NEWS
September 13, 1990 | CAROL J. WILLIAMS, TIMES STAFF WRITER
Ronald Reagan took a chisel to a remnant of the Berlin Wall on Wednesday and strolled into formerly Communist East Berlin on a visit heavy with symbolism, drawing tears and shouts of "Thank you!" for his role in liberating the East. The former President and his wife, Nancy, were cheered by thousands as they traced the scarred path left by the wall, a hated symbol of East-West confrontation that is fast disappearing as Germany reunites and Europe recovers from 40 years of division.
NEWS
June 12, 1990 | DAVID LAUTER, TIMES STAFF WRITER
Lothar de Maiziere, the first and almost certainly the last East German prime minister to visit the White House, met Monday with President Bush and, in a symbolic effort to reassure American Jews, presented the keystone of what was once the largest synagogue in Europe. The gift will be placed in the U.S. Holocaust Museum planned for Washington.
NEWS
June 8, 1990 | Reuters
Prime Minister Lothar de Maiziere embarks on the first official visit by an East German leader to the United States on Saturday. The White House dropped an entry ban on East German leaders after East Germany fired its Stalinist elite, embraced democratic unification with West Germany and atoned for its Nazi past. De Maiziere will meet World Jewish Congress leaders and U.N.
NEWS
May 6, 1990 | TYLER MARSHALL and NORMAN KEMPSTER, TIMES STAFF WRITERS
On a day heavy with history and rich in optimism, the principal World War II powers came together Saturday to plan the reunification of Germany and the beginning of a new European order.
NEWS
May 5, 1990 | NORMAN KEMPSTER, TIMES STAFF WRITER
Secretary of State James A. Baker III and Soviet Foreign Minister Eduard A. Shevardnadze, meeting for the third time in just over a month, restored some momentum to superpower arms control talks Friday, although they failed to resolve remaining disputes over cruise missiles and other topics, U.S. officials said. A senior U.S. official used the terms "serious" and "constructive" to describe the nuclear arms control segment of the three-hour meeting.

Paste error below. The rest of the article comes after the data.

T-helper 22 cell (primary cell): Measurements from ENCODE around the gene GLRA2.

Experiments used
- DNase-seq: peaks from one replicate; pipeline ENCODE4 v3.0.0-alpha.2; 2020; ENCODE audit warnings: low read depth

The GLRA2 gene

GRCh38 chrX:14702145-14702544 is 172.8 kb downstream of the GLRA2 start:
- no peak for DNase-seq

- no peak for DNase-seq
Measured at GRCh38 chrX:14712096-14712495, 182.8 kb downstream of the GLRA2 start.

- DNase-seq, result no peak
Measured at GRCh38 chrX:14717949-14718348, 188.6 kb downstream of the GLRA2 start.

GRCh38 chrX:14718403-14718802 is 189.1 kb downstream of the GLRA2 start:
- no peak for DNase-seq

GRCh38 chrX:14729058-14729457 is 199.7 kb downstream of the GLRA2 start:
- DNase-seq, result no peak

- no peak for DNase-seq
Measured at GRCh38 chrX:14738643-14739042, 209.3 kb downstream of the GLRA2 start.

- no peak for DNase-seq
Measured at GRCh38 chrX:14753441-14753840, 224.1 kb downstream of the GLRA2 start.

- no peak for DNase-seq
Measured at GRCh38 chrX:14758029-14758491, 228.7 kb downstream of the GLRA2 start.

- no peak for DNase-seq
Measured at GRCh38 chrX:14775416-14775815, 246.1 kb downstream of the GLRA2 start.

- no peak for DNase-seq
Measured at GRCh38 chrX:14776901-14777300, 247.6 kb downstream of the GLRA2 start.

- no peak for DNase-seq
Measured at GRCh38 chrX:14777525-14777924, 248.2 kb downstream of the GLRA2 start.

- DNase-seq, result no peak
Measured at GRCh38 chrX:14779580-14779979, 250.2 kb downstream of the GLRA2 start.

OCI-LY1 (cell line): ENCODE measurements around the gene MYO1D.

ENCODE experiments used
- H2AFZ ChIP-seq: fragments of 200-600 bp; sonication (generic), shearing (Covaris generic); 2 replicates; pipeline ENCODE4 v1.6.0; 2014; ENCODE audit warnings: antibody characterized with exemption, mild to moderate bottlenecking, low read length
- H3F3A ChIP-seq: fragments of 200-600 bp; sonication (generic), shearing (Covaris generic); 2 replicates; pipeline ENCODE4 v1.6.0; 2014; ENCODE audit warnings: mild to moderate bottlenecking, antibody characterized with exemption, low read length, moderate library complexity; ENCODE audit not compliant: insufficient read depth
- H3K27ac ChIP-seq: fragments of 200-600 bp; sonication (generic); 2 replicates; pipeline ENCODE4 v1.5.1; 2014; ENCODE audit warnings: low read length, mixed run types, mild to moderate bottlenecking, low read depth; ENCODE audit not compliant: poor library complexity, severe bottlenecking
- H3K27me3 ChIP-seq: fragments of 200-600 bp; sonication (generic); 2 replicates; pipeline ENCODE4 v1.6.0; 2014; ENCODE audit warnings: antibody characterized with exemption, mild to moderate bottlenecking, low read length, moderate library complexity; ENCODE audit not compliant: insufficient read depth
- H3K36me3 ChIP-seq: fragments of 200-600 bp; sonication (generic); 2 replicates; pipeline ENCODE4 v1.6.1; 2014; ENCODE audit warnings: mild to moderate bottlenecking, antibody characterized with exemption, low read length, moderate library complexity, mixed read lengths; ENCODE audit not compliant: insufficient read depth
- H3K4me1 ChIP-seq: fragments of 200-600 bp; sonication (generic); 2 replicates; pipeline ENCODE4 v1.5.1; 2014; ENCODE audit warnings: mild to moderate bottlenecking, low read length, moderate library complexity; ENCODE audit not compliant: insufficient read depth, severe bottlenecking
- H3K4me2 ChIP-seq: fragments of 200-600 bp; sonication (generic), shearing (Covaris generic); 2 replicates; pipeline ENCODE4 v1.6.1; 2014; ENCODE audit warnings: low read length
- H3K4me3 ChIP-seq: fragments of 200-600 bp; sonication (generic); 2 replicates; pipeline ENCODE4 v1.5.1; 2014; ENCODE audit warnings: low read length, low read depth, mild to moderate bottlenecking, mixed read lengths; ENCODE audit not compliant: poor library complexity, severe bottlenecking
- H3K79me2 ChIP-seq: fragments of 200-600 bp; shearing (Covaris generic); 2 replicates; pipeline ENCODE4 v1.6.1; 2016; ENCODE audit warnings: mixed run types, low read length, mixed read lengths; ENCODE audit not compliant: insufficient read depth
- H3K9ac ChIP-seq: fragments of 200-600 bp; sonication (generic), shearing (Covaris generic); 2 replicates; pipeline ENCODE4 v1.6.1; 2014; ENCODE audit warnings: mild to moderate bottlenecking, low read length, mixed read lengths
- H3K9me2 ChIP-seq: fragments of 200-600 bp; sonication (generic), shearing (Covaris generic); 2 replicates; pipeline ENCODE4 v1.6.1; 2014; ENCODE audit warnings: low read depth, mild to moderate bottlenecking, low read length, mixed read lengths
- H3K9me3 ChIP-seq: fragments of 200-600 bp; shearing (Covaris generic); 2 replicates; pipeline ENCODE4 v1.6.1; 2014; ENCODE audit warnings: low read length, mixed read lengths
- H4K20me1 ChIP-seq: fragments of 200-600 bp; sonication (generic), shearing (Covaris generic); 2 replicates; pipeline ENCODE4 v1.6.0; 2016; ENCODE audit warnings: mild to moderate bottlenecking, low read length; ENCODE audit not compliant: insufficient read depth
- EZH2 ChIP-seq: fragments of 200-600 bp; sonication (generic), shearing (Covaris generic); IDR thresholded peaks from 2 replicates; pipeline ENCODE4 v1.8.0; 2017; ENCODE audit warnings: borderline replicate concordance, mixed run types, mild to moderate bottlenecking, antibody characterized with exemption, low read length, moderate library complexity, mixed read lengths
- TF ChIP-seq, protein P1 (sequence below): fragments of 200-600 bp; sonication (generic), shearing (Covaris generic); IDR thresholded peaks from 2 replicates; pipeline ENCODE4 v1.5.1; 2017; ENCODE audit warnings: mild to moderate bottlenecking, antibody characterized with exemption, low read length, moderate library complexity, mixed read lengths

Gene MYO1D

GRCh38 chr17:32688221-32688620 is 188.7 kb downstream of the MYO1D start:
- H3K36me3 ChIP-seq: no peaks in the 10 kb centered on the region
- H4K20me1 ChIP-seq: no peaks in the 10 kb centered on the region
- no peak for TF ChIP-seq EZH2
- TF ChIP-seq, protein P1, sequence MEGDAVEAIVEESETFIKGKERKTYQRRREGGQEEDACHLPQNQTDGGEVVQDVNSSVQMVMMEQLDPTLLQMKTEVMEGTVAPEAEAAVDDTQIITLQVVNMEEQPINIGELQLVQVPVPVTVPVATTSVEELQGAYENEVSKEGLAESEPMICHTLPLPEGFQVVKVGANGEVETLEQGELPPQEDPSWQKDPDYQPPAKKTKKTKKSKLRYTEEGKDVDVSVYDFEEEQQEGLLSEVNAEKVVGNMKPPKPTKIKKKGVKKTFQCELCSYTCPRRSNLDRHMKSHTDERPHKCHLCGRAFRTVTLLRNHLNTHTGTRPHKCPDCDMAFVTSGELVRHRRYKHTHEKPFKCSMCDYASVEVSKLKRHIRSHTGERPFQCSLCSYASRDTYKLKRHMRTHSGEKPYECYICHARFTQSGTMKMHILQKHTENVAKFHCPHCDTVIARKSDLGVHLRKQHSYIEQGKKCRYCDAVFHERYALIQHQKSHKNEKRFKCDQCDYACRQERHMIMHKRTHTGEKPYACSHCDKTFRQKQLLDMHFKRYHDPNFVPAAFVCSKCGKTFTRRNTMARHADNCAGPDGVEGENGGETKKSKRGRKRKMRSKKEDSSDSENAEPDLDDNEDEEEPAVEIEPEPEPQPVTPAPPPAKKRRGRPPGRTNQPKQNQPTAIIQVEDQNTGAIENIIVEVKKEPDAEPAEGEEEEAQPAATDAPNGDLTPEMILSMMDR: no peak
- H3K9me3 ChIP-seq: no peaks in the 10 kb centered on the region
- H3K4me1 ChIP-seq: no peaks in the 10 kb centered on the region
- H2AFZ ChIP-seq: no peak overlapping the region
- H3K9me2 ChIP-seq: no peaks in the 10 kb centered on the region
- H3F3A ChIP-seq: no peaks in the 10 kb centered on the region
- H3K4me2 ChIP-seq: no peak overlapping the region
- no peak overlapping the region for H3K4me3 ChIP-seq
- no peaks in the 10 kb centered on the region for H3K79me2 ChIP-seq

NEWS
March 22, 1990 | WILLIAM TUOHY, TIMES STAFF WRITER
As the price of reassuring Moscow that it has nothing to fear from a united Germany remaining in NATO, the United States is prepared to accept the presence of a large body of Soviet troops in the eastern sector of the new nation for several years, a senior American diplomat reiterated here Wednesday. The Soviet Union insists that a united Germany should be neutral territory. Soviet troops may have to stay in East Germany for three to five years, U.S.
NEWS
May 5, 1990 | NORMAN KEMPSTER, TIMES STAFF WRITER
Secretary of State James A. Baker III and Soviet Foreign Minister Eduard A. Shevardnadze, meeting for the third time in just over a month, restored some momentum to superpower arms control talks Friday, although they failed to resolve remaining disputes over cruise missiles and other topics, U.S. officials said. A senior U.S. official used the terms "serious" and "constructive" to describe the nuclear arms control segment of the three-hour meeting.
NEWS
November 19, 1989 | WILLIAM TUOHY, TIMES STAFF WRITER
Hundreds of thousands of East Germans flooded into West Berlin and West Germany on Saturday in the second weekend exodus of visitors since the borders were thrown open by East Germany's new reformist leaders. As people streamed out of East Germany for the weekend, the new Cabinet of Prime Minister Hans Modrow was sworn in.
NEWS
March 19, 1990 | DOYLE McMANUS, TIMES STAFF WRITER
The Bush Administration watched East Germany's elections on Sunday with a mixture of elation and apprehension: elation over the clear mandate the conservative landslide gave to unification with the West, combined with nagging worries over the pitfalls that may lie ahead. Publicly, the Administration's reaction was diplomatically bland. "The United States welcomes today's parliamentary elections in the German Democratic Republic," White House spokeswoman Alixe Glen said.
NEWS
March 9, 1990 | DOYLE McMANUS and JOHN M. BRODER, TIMES STAFF WRITERS
A little more than four months ago, the Rev. Markus Meckel was summoning dissidents to meetings in dank church basements in East Germany, planning nonviolent marches in hope of spurring his country's Communist regime toward reform.